Students who want to reap the maximum benefits of financial aid would do well to adopt the patience of Job and the detective skills of Sherlock Holmes.
Patience comes in handy because application forms are lengthy and require detailed information about parental and student income. Detective skills are necessary to ferret out often obscure or little-known grants that range from scholarships offered by the Kiwanis Club to those of parental employers and the local chapter of the Italian-American club.
In general, needy students can still find help with tuition and room and board, according to financial aid officers at colleges and universities.
But they add that financial aid is more likely today to come in the form of low-interest government loans than outright grants.
As recently as 10 years ago, many needy students could receive about half their aid in outright grants, said Lawrence Burt, director of financial aid for UCLA. Today, that figure is more like 20% to 25%, with the balance provided in loans and programs that offer jobs on campus.
And students should think twice before deciding not to pay the money back: The Bush Administration recently announced a new plan to crack down on students who do not repay loans.
There are many variables that go into establishing financial need, including the number of other children the parents are putting through college and the income, taxes and liabilities of the parents and applicants.
Sometimes, even students with reasonably well-off parents may be able to qualify for financial aid if they can prove they are estranged from their families, says Barbara Cheng, assistant director of financial aid for Cal State San Francisco.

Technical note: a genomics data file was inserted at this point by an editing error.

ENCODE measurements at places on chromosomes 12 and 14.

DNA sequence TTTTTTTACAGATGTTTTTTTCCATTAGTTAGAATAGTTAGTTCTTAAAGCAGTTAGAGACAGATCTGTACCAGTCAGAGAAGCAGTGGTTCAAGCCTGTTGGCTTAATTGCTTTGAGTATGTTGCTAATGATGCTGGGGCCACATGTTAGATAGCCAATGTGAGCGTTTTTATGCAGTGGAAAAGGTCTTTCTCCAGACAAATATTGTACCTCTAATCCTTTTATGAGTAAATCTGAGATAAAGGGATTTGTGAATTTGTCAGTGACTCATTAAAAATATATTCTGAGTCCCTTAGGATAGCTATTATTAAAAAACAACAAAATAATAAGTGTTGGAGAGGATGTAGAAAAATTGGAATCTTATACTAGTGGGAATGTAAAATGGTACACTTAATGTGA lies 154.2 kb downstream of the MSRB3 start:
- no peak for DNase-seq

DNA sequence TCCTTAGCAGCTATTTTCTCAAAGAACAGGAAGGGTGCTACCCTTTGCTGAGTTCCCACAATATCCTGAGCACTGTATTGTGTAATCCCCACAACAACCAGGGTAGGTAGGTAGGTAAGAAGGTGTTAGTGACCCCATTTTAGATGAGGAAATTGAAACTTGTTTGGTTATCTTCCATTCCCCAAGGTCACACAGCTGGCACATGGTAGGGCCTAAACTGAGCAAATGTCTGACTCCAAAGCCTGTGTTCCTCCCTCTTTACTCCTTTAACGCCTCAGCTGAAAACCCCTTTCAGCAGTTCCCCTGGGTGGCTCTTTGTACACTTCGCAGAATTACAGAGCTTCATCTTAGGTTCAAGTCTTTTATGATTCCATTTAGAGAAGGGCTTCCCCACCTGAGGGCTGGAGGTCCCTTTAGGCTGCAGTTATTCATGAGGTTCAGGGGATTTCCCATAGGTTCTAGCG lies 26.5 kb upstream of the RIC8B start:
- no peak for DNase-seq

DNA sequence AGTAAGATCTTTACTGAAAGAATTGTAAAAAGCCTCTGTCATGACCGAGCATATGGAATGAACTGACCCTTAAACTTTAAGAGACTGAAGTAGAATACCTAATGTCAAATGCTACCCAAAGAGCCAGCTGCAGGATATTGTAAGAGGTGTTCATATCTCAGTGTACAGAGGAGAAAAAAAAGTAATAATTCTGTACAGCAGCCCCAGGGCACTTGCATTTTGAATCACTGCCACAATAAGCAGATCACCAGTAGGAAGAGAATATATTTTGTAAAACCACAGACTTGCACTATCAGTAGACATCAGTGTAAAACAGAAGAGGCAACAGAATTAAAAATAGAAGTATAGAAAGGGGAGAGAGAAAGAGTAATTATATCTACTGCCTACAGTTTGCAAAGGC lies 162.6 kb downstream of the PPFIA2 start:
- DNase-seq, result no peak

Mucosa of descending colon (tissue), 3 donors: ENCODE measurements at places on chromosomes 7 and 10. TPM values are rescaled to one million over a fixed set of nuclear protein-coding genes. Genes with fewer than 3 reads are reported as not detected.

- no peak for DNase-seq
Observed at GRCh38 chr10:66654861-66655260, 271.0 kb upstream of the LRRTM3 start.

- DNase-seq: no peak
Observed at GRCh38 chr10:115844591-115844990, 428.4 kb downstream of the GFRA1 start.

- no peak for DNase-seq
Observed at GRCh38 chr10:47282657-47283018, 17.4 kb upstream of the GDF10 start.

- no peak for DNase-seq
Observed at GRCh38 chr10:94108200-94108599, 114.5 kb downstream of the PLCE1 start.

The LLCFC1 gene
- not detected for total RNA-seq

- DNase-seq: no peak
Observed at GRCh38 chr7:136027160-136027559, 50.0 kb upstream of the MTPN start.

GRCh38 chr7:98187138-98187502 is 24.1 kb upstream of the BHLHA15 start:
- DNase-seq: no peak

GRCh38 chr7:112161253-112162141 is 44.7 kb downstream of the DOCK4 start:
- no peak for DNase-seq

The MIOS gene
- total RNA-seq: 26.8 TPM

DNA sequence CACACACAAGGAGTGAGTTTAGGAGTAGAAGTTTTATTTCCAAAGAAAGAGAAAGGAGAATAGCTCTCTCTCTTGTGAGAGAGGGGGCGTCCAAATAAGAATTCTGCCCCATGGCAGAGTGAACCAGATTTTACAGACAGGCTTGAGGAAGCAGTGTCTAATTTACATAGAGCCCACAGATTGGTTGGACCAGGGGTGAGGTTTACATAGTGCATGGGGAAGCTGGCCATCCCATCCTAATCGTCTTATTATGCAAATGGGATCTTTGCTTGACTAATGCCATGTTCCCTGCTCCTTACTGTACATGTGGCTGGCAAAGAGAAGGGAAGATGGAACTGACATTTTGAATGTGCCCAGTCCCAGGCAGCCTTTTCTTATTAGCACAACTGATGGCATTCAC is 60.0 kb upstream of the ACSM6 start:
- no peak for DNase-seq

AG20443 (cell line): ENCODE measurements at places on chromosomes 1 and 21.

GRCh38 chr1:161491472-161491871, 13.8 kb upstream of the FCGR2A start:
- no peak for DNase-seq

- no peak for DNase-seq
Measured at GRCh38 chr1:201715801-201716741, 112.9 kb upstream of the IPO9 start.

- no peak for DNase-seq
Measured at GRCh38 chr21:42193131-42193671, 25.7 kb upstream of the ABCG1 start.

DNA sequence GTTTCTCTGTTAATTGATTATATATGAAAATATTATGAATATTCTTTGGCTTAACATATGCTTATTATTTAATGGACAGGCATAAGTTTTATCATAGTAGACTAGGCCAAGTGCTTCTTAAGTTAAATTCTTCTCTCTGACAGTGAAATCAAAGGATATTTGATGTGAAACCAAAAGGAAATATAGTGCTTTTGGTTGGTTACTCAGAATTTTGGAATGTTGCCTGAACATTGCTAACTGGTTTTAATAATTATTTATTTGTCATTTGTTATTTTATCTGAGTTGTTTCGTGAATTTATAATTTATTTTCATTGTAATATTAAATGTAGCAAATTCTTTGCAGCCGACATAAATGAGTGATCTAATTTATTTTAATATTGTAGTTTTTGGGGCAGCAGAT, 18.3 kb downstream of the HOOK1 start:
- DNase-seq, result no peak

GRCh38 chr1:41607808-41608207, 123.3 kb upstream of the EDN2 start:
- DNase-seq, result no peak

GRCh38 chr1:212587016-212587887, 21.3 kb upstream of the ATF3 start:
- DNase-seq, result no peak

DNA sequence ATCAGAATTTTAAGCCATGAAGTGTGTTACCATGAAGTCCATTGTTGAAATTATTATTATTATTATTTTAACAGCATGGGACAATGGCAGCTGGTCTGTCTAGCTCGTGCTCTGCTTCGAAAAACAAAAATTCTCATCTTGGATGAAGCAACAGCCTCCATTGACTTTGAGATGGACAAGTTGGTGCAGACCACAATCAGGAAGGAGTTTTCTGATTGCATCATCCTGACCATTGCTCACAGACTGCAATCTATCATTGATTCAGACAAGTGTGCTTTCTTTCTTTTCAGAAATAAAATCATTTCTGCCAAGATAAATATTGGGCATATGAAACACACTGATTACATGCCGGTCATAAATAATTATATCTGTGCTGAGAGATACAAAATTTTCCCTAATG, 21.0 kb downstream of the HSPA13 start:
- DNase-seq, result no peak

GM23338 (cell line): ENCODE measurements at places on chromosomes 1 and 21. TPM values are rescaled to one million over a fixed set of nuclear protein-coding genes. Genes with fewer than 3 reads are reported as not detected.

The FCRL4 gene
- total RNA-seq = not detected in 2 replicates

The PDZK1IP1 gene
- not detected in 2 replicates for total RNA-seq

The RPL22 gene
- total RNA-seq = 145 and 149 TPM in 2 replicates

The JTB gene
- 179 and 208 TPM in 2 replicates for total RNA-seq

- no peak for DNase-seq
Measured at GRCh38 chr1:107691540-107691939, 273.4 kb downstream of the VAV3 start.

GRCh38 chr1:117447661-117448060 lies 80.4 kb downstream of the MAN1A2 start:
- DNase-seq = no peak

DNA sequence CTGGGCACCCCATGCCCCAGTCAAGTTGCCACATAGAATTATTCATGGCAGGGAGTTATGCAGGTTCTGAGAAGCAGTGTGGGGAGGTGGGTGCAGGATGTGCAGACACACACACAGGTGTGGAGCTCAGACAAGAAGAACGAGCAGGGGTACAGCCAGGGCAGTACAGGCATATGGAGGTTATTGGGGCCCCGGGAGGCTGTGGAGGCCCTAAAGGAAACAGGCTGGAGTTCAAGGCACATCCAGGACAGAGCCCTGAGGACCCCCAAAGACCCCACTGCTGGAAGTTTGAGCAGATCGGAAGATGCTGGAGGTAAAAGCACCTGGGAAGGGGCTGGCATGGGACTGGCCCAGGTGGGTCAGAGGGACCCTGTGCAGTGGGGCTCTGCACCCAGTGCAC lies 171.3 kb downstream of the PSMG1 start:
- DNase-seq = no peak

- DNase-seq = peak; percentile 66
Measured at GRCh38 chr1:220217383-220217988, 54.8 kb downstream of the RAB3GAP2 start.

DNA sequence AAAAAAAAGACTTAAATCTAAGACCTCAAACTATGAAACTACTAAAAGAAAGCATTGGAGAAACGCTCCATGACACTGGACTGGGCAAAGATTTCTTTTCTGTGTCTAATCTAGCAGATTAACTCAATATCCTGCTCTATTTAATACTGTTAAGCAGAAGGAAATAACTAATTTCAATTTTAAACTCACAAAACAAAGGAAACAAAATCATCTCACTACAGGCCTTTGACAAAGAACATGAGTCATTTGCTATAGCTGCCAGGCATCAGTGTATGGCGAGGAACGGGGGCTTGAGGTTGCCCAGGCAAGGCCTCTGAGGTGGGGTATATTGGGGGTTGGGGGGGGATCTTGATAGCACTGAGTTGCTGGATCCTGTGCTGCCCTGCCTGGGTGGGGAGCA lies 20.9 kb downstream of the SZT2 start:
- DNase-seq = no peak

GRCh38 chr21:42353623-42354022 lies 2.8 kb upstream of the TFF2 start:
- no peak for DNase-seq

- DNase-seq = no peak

"We encourage students to apply for financial aid unless they inform us that they come from a very high-income family," Cheng says.
Pat Coye, director of financial aid at Pomona College, where 55% of the students receive help, says those who think they might qualify should explore the idea.
What kind of financial aid is available and how do you apply?
The first step is to fill out a Student Aid Application for California (SAAC).
There are two versions, one printed by the College Scholarship Service and another by the American College Testing Program, which evaluate the students' financial need and provide results to federal or state agencies which offer loans and grants. Students must indicate which agencies should receive the information.
In most agencies, aid is based on the need of each student and his or her grade-point average. If two students have equal financial needs, the aid often goes to the student with the higher grades, financial aid officials said.
A copy of the application form is also sent to every college listed by the applicant and is used by those institutions to evaluate financial need in relation to that of other applicants.
Additionally, colleges and universities often offer special scholarships and grants. Civic and social groups also offer scholarships to students with particular backgrounds or qualifications. And some colleges and universities offer scholarships specifically for minority students, although the federal Department of Education is currently reassessing that policy.
Once students have been accepted, some schools attempt to draw up an aid program that meets all their needs.
"We try very hard to make sure that anyone who is accepted into Stanford will get the financial aid they need," said Ellen Williams, associate director of financial aid for the university, where annual tuition will climb to $15,102 for the 1991-92 school year. At Stanford, 61% of students receive some form of financial aid.